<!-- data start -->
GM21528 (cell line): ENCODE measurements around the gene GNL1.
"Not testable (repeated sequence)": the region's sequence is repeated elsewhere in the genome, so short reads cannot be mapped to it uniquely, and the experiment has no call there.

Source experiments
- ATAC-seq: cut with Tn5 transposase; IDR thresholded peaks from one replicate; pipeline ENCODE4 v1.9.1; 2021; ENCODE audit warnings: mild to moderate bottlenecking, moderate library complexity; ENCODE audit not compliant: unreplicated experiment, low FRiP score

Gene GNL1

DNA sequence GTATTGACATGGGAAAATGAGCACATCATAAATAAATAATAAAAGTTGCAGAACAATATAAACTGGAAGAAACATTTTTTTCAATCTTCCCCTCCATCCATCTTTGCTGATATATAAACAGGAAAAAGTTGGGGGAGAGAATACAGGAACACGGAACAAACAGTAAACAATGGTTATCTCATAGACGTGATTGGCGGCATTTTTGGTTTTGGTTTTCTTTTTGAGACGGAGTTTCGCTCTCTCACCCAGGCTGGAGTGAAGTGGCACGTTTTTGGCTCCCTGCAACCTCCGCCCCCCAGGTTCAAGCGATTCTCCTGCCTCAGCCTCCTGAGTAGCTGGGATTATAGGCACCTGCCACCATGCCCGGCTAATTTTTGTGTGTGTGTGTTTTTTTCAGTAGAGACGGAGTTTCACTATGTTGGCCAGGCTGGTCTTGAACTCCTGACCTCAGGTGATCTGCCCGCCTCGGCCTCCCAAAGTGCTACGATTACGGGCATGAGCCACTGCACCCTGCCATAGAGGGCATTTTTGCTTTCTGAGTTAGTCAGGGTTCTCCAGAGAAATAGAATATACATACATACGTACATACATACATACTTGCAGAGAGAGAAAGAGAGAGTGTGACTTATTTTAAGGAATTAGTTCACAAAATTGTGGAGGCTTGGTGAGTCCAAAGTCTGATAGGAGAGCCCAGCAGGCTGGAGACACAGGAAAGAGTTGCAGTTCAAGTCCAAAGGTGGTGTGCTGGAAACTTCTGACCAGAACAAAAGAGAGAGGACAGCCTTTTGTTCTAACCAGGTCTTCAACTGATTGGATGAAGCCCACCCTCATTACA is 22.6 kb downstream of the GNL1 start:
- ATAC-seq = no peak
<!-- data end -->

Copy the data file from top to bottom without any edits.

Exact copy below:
GM21528 (cell line): ENCODE measurements around the gene GNL1.
"Not testable (repeated sequence)": the region's sequence is repeated elsewhere in the genome, so short reads cannot be mapped to it uniquely, and the experiment has no call there.

Source experiments
- ATAC-seq: cut with Tn5 transposase; IDR thresholded peaks from one replicate; pipeline ENCODE4 v1.9.1; 2021; ENCODE audit warnings: mild to moderate bottlenecking, moderate library complexity; ENCODE audit not compliant: unreplicated experiment, low FRiP score

Gene GNL1

DNA sequence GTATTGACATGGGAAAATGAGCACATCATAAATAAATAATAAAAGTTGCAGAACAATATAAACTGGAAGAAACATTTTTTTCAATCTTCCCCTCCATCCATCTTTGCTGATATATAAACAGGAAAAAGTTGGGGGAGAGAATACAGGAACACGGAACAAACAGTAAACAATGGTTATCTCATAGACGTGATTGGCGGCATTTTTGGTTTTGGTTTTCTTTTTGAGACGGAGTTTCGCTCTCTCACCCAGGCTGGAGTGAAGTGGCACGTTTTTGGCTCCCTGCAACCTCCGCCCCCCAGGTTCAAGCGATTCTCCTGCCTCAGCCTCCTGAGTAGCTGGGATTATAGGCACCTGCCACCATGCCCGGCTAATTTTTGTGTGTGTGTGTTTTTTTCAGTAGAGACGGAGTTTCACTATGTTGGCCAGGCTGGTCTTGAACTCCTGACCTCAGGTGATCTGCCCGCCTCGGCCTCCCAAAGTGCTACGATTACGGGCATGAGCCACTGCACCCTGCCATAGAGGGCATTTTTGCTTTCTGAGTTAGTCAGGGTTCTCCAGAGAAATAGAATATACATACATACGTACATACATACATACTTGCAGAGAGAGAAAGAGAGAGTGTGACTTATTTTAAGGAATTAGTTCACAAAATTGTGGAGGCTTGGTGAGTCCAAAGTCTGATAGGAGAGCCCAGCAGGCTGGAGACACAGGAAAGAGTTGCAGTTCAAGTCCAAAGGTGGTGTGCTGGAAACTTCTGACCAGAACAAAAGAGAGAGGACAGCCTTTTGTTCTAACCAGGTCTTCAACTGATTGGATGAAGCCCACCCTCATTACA is 22.6 kb downstream of the GNL1 start:
- ATAC-seq = no peak